Time is running out for meter-free parking in some San Francisco areas 

Free on-street parking would become even rarer with the possible installation of as many as 4,000 new meters in Mission Bay, the Mission district, western SoMa and around local college campuses.

The meters would be part of the San Francisco Municipal Transportation Agency’s SFpark program, which soon will set parking rates based on demand. Last year, the agency agreed to add up to 5,000 new meters. About 1,000 have already been installed, and today the agency’s board will vote on a $22 million contract that could yield 4,000 more.

The agency is studying where to locate the meters, spokesman Paul Rose said. In addition to the aforementioned neighborhoods, another area under consideration is Showplace Square, near the confluence of Interstate 80 and U.S. Highway 101.

Larry Bugseon, who works at an apartment complex there, said most residents are used to parking for extended periods of time on city streets. “It could definitely get expensive for people in the neighborhood if they have to constantly feed the meters,” he said.

Indeed, starting next month, the SFMTA will begin using data from parking sensors to charge more at busy parking spaces and less at underused ones. Hourly prices now range from $2 to $3.50, but prices at SFpark meters could range from 25 cents to $6.

Tom Radulovich, executive director of the urban planning advocacy Livable City, said new meters in the proposed neighborhoods — all communities that have grown considerably in the past decade — would be a good thing.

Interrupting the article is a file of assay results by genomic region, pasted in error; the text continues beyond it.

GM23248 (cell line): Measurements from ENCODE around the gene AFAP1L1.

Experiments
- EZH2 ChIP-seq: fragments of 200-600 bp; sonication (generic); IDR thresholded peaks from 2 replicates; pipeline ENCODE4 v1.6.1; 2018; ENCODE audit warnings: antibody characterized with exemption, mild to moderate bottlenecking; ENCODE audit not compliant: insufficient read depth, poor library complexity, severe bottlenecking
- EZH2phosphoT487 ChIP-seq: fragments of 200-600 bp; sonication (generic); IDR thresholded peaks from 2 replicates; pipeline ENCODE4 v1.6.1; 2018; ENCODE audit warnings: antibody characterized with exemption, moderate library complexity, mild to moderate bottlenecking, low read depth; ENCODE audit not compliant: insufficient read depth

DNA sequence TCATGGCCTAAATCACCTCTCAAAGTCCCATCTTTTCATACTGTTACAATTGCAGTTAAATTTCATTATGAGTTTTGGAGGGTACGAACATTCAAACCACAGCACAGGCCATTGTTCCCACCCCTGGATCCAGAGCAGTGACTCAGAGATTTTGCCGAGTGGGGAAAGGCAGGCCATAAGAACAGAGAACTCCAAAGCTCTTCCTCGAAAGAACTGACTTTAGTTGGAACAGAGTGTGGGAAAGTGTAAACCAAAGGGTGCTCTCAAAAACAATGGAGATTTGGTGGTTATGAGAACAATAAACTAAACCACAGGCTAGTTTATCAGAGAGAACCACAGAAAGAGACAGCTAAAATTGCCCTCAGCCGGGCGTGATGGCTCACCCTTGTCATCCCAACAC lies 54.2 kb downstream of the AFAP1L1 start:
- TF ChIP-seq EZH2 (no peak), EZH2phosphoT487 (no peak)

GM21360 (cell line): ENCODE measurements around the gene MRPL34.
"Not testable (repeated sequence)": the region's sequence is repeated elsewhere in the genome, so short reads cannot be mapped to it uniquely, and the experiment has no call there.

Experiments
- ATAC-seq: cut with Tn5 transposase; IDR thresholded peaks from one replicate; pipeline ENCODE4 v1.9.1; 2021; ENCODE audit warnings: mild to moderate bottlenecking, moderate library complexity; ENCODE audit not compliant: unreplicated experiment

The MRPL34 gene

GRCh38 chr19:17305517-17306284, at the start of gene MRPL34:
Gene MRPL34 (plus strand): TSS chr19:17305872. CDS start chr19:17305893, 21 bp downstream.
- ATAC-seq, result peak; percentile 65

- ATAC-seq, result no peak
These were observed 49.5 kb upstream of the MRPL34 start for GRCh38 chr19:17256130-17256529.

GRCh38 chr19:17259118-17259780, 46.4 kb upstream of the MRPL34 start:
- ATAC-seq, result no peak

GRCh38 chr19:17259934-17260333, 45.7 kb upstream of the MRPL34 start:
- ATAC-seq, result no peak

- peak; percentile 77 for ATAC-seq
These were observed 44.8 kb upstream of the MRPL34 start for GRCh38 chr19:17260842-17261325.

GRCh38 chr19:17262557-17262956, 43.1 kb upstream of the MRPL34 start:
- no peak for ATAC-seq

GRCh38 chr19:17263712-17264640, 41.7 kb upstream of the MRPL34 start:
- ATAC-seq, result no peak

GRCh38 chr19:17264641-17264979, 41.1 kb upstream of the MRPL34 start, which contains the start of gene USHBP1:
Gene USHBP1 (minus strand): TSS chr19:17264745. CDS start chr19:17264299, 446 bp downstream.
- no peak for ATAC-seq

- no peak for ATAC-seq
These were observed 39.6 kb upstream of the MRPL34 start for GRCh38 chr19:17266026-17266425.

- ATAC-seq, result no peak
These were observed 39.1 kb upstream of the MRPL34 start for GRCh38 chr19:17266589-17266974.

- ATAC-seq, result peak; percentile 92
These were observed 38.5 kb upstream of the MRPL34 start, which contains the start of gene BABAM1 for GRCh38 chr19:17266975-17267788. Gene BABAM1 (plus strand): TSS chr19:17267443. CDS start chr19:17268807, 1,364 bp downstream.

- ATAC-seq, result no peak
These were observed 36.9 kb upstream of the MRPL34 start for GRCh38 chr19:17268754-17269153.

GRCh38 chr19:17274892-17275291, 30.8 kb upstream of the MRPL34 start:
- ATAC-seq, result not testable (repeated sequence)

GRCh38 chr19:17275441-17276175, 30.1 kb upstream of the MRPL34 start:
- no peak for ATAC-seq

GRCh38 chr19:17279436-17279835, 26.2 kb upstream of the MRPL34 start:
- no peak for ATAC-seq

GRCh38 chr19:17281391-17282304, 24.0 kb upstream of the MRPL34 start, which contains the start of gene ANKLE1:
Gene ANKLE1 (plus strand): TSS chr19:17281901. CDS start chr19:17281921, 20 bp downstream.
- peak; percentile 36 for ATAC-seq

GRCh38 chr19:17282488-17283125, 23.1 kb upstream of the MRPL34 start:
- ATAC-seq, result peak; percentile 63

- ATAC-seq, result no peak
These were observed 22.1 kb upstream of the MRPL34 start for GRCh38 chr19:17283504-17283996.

“You’re seeing these areas becoming much more commercialized, so encouraging parking meter turnover is smart,” he said.

But Steven Currier, president of the Outer Mission Merchants and Residents Association, said most commercial streets there already have meters. “They would be adding meters to residential streets,” he said, “and people would be up in arms about that.”

Mission Bay resident Corinne Woods said parking there is already limited, and meters could make the situation worse. “But Mission Bay was always supposed to center around transit use anyway,” she said.

Rose didn’t know when the new meters would be installed but said the agency will conduct public hearings before proceeding. The SFpark technology, designed to make parking easier while also increasing agency revenue, would also feature multiple payment options and extended time limits.

If all 4,000 meters are added, the number of paid street parking spots in San Francisco would grow to 32,500 — an 18 percent increase. There are 280,000 spots without meters.


Where the meters could go

The SFMTA could add as many as 4,000 new meters to neighborhoods in San Francisco.

Neighborhoods and areas being eyed by the SFMTA for the new meters:

  • Western SoMa
  • Showplace Square
  • Mission Bay
  • Northeast portion of the Mission district
  • Areas surrounding college campuses

Source: SFMTA

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